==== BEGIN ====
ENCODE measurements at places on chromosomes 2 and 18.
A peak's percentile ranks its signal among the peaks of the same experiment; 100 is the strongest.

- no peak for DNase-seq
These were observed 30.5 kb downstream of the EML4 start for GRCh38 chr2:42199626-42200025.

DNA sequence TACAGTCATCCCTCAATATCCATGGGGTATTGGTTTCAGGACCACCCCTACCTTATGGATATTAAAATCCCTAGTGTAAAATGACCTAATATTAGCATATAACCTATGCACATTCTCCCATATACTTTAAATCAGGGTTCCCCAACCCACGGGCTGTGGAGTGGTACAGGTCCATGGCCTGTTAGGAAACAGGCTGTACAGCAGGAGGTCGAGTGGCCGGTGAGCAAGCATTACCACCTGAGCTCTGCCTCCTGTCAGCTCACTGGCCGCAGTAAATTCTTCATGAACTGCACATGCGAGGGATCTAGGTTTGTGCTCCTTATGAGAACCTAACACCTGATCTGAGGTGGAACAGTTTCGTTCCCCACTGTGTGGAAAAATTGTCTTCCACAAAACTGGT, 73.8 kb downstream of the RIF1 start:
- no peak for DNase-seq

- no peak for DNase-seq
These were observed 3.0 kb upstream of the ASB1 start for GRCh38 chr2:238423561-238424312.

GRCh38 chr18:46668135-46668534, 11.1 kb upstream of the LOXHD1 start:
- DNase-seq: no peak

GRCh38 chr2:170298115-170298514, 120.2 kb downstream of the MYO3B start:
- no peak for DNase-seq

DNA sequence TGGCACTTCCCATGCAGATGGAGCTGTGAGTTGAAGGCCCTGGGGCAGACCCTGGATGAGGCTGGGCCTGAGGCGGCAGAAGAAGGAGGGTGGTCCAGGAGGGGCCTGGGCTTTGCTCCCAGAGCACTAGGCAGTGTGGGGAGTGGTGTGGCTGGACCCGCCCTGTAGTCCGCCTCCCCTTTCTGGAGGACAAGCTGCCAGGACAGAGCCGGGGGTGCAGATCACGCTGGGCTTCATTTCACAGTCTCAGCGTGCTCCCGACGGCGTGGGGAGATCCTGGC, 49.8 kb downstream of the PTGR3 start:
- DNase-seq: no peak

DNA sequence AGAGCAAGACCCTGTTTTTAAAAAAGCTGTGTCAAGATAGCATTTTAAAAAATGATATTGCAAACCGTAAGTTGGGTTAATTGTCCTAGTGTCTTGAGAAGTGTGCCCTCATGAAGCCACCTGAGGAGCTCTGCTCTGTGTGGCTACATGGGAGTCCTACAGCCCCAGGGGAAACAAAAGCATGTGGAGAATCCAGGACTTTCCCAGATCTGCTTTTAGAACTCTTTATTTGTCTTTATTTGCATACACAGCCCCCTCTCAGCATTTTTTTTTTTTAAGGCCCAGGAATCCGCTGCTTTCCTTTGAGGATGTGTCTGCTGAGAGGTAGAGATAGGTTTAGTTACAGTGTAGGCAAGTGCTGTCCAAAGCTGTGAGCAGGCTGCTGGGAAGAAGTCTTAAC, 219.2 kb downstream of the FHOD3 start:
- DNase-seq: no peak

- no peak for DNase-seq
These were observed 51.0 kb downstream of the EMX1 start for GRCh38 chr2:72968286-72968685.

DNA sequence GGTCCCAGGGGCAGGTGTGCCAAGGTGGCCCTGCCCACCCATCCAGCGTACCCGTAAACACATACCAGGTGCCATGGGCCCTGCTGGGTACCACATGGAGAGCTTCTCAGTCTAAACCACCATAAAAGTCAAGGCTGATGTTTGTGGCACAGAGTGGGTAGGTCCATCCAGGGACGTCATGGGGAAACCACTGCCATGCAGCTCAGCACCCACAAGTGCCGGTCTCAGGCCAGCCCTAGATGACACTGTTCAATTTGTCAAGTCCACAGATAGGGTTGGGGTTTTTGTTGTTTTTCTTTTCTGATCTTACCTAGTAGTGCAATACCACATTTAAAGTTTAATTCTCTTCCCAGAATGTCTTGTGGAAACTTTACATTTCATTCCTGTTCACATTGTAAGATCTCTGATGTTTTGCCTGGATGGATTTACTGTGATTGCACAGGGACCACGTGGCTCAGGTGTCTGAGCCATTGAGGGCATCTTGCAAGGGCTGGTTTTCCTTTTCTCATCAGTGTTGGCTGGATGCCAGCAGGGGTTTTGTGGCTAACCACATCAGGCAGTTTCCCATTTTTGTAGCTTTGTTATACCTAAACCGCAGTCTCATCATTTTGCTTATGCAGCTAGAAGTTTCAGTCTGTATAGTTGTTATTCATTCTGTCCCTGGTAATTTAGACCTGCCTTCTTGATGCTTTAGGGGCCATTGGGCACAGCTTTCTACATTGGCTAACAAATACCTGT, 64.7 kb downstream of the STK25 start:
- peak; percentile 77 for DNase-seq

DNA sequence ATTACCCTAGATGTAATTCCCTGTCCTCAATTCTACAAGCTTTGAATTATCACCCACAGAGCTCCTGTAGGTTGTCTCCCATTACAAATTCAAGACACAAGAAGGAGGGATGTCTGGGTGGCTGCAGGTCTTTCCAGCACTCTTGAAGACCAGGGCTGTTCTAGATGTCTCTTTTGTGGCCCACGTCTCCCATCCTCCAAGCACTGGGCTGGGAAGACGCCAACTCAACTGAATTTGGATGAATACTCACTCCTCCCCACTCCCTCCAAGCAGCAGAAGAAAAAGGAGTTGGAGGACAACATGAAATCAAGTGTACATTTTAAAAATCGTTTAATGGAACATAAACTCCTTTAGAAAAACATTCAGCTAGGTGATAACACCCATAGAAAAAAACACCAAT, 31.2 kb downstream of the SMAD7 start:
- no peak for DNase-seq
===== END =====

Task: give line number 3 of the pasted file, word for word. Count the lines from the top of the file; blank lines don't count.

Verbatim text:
- no peak for DNase-seq